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andy grove

In the newest entry to his Innovation on Purpose blog, Jeffrey Phillips discusses an article in Portfolio magazine by former Intel CEO Andy Grove. There, he talks about what he calls Cross Boundary Disruptions. These are disruptive innovations introduced by large companies in new markets. The example quoted is Apple’s introduction of the iPod and iTunes online music store, which has severely disrupted the music business (and increased Apple’s profits from $57 million to about $2 billion in the process.)

As Grove points out, this is a different kind of disruption to that described by Christensen (for example in his book The Innovators Dilemma). For Christensen, disruptive innovations have a comparatively low functionality at a lower price. These might be called low-end disruptive innovations (LEDIs), to contrast with the large-scale, extra- functionality type of innovation such as iTunes (which might be referred to as a high-end disruptive innovation (HEDIs).)

Christensen states that disruptive innovations are almost always introduced by startups, since these are not burdened by the baggage that the established companies have to carry. In the second book in the series (The Innovators Solution), Christensen provides a model for describing this baggage, which he calls the RPV model.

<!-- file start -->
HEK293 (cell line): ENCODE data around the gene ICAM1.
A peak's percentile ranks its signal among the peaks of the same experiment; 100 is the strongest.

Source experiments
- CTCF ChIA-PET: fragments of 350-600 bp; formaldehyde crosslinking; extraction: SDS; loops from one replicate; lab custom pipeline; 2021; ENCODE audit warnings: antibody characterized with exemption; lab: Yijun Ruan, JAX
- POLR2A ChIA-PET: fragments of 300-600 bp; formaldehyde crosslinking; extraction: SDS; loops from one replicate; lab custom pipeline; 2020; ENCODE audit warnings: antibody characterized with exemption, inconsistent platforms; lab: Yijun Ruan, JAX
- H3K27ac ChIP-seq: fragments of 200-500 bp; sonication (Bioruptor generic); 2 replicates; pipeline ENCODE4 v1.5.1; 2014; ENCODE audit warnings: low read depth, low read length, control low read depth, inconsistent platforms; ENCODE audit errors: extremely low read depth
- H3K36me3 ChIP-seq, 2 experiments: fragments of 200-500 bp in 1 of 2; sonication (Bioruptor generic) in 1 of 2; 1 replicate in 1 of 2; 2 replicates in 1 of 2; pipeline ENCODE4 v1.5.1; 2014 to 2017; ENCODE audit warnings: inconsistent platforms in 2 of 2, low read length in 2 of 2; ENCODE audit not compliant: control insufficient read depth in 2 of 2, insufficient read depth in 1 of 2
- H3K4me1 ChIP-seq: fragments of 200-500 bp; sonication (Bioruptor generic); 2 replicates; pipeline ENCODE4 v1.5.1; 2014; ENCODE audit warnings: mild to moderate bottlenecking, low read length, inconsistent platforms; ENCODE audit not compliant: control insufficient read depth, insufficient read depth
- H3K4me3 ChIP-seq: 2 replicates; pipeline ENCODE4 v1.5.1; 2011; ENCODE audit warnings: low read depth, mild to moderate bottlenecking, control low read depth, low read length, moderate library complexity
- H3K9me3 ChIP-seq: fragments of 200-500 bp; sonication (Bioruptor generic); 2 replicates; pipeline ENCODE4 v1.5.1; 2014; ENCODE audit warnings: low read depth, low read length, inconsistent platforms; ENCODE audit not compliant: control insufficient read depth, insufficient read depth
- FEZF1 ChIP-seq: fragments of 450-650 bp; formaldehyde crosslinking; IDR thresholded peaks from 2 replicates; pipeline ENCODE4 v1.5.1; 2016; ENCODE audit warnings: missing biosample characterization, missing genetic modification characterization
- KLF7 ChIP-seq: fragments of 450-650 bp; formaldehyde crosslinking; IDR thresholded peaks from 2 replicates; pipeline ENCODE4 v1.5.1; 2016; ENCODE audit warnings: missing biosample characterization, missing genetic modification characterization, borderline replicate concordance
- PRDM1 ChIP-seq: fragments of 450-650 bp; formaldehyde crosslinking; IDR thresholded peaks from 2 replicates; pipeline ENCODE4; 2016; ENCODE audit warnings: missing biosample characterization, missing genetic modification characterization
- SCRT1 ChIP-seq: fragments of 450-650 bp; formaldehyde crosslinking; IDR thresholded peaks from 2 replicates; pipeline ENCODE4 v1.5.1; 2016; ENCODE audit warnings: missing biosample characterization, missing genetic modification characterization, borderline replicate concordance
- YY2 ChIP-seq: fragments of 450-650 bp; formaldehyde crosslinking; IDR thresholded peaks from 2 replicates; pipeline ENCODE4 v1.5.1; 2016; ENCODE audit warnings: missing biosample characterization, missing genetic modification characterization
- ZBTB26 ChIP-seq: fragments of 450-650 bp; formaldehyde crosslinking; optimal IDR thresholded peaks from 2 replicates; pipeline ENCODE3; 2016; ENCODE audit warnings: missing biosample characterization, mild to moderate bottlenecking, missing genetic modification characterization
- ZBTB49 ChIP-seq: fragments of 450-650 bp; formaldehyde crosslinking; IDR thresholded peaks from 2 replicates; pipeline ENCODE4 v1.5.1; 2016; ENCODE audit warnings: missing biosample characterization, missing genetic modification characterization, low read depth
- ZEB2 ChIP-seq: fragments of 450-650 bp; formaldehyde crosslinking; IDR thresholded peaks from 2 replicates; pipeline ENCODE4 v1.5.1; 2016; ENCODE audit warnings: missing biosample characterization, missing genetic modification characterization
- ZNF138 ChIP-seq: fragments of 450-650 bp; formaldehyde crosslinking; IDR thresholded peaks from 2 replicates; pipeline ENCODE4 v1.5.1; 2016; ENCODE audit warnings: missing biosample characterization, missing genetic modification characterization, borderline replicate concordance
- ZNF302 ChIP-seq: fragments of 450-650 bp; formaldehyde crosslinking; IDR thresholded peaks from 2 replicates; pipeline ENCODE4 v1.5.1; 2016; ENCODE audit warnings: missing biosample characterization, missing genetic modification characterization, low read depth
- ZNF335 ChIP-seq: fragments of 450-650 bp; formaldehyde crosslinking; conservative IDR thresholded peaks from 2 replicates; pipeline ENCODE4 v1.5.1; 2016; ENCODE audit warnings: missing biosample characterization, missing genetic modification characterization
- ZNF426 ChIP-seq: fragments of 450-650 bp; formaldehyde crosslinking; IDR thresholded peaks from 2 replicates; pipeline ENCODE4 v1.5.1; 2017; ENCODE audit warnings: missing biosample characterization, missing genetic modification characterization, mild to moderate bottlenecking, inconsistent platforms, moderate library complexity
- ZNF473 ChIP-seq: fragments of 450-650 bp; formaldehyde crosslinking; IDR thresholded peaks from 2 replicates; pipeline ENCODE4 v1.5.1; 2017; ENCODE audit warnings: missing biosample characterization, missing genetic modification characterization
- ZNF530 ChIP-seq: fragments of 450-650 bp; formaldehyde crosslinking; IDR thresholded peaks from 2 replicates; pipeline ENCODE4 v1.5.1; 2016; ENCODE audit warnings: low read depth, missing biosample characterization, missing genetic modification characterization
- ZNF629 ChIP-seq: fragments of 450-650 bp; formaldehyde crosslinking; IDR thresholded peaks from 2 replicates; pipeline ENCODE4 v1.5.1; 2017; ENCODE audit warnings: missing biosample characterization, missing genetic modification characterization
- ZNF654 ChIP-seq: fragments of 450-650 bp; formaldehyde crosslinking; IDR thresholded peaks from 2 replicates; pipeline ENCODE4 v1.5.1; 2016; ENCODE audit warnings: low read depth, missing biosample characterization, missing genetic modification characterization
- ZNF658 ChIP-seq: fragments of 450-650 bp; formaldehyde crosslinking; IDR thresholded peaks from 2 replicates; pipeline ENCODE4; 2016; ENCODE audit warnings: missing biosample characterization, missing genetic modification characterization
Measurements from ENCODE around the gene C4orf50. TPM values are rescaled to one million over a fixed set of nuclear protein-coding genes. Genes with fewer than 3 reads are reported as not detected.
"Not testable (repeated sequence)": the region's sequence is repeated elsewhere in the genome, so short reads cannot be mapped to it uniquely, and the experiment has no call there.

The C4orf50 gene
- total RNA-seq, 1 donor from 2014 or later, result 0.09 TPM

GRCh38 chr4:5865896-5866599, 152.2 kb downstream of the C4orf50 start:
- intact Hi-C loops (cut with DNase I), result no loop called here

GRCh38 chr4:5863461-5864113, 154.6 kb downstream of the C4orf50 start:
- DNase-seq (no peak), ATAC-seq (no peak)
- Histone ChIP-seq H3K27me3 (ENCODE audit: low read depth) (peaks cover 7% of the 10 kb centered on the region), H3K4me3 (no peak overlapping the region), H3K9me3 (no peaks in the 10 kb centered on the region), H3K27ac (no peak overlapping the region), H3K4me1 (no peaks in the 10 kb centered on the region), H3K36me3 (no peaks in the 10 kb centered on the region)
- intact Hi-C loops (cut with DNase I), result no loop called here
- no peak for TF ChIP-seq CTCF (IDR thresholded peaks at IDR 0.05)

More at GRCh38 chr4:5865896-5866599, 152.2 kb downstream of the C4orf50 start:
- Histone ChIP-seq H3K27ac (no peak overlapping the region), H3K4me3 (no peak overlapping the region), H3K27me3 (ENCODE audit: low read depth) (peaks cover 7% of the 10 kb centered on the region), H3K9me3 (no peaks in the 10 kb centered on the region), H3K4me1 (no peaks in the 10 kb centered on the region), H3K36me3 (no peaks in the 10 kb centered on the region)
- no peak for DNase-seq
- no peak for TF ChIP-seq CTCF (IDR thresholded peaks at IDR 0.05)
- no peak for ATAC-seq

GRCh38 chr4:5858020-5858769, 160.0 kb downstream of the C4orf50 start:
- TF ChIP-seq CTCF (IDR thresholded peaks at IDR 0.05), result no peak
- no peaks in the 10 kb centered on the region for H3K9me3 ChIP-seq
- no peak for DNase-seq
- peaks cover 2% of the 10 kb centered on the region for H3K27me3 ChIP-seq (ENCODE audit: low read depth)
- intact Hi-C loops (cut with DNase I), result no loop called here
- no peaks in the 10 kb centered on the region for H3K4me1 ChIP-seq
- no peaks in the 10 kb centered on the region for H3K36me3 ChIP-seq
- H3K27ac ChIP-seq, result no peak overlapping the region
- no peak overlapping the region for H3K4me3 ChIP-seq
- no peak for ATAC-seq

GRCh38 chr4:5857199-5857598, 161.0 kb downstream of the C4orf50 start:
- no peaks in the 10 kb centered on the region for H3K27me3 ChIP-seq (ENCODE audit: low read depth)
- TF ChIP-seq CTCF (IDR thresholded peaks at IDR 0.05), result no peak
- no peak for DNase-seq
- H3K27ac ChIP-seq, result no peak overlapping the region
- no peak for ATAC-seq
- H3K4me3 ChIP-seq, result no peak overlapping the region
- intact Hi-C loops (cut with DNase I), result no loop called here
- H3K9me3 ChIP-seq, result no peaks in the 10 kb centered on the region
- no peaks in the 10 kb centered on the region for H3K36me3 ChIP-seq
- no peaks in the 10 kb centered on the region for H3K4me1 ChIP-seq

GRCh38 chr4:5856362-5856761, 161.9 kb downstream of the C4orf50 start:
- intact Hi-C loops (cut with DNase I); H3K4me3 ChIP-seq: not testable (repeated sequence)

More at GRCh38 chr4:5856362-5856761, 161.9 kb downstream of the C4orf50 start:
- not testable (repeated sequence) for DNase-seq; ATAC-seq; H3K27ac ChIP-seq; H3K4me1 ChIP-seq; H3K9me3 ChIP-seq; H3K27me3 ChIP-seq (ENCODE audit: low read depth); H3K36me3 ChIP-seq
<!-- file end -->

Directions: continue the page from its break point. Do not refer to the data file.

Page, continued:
RPV refers to the resources, processes and values of a company which need to be analysed to determine the company’s ability to perform a disruptive innovation. Whilst a large, established company might well have the financial resources for this, it could lack the management resources to do so, since its managers may only have experience working within the established processes of a large corporation. The processes themselves will generally not be conducive to LEDIs, since they are designed to be optimal for established products in known markets. Similarly, the value network of an established company will make it difficult to consider a disruption in its own market, since it will meet resistance both from within as well as from customers and suppliers. Furthermore, the low sales and margins to be expected from a LEDI are inconsistent with the typical expectations of a large company.

The case is, however, much more favourable for HEDIs, since resources, values and processes are better aligned to deal with them. In particular, the values are more in line: the company is entering a new market, so it is not hampered by existing partners who stand to lose by the disruptive innovation, and the financial goals are similar in size to those that a large company needs.

Christensen’s theory provides a useful tool for analysing prospective disruptions and determining the steps to be taken to enable them. As many well-documented failures have shown, ignoring core issues such as are described in the RPV model can prove fatal to the success of an innovation.

On a final note, it is interesting to consider what high-end disruptive innovations might be successful, for example:

  • Amazon (or some other well-established online marketplace) selling prescription and non-prescription medication,
  • Shell (or another large oil company) buying up and farming large areas of agricultural land for growing biofuels,
  • Auctioning of loans, insurance policies and other private financial products on eBay.

(Photo: www.intel.com)